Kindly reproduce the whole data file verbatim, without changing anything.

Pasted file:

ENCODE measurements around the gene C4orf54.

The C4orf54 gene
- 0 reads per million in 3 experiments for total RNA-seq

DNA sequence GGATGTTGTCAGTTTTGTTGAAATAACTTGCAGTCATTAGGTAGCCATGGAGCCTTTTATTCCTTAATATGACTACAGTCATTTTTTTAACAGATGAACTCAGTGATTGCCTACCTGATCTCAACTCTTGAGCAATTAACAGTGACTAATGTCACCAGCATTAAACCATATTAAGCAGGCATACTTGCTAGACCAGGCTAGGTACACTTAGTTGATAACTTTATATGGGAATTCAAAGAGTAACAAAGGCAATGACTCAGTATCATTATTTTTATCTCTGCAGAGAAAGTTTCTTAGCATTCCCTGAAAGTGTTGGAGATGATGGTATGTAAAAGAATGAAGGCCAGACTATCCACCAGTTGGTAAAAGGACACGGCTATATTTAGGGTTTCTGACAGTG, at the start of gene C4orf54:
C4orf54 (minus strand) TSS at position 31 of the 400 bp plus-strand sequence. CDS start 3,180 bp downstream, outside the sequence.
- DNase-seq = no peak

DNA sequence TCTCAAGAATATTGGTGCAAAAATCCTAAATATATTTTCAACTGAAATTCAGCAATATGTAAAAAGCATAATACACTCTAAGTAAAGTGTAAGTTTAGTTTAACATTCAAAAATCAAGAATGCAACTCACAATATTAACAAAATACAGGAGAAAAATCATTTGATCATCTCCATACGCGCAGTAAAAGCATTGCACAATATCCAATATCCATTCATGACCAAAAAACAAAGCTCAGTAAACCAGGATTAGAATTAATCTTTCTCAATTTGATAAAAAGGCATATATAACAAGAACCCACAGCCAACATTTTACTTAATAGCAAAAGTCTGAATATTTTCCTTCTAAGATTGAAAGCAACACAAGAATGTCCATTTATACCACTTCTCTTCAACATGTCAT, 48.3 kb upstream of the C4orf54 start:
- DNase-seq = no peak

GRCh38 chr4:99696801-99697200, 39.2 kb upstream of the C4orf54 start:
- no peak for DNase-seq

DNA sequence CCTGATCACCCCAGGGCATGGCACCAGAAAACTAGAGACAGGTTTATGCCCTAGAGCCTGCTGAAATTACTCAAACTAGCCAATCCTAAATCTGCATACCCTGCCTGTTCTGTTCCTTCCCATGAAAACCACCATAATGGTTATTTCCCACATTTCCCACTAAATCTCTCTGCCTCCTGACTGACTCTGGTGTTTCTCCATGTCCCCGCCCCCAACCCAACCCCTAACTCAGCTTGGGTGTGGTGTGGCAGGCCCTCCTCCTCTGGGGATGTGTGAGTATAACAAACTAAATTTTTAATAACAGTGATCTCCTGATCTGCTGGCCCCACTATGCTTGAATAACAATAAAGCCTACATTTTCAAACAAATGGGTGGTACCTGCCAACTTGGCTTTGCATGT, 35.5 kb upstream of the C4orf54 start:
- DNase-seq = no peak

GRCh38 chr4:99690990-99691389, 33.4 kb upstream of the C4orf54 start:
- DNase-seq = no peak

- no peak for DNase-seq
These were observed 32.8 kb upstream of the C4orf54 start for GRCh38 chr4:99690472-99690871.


ENCODE measurements around the gene C4orf54.

The C4orf54 gene
- 0 reads per million in 3 experiments for total RNA-seq

DNA sequence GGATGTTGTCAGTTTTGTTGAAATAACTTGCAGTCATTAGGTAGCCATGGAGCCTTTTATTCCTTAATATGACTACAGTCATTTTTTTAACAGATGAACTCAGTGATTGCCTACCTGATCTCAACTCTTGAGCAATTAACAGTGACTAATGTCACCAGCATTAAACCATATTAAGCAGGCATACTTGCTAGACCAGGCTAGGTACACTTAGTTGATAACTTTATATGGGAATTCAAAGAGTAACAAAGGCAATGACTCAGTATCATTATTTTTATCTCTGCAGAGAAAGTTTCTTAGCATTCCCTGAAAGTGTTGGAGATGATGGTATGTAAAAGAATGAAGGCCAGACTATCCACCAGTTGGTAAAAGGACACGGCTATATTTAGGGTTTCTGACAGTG, at the start of gene C4orf54:
C4orf54 (minus strand) TSS at position 31 of the 400 bp plus-strand sequence. CDS start 3,180 bp downstream, outside the sequence.
- DNase-seq = no peak

DNA sequence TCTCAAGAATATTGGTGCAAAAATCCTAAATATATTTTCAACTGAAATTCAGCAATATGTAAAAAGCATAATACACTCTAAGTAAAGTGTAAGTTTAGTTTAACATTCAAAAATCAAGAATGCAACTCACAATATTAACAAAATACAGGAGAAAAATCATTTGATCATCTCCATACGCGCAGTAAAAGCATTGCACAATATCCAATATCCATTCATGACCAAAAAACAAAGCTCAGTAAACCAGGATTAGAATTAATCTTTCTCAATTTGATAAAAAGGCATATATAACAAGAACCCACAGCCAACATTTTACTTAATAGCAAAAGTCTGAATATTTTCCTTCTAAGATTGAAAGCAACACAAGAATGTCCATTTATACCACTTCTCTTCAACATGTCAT, 48.3 kb upstream of the C4orf54 start:
- DNase-seq = no peak

GRCh38 chr4:99696801-99697200, 39.2 kb upstream of the C4orf54 start:
- no peak for DNase-seq

DNA sequence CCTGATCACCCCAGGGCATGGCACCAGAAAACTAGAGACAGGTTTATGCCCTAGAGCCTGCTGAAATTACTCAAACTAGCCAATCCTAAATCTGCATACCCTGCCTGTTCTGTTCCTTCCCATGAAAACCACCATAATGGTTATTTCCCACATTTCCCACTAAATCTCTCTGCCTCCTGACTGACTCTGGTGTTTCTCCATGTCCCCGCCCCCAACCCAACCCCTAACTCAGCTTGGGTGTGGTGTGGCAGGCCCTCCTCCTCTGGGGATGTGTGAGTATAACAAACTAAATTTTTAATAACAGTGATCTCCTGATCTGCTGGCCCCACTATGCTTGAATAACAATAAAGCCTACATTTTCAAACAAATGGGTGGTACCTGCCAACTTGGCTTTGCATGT, 35.5 kb upstream of the C4orf54 start:
- DNase-seq = no peak

GRCh38 chr4:99690990-99691389, 33.4 kb upstream of the C4orf54 start:
- DNase-seq = no peak

- no peak for DNase-seq
These were observed 32.8 kb upstream of the C4orf54 start for GRCh38 chr4:99690472-99690871.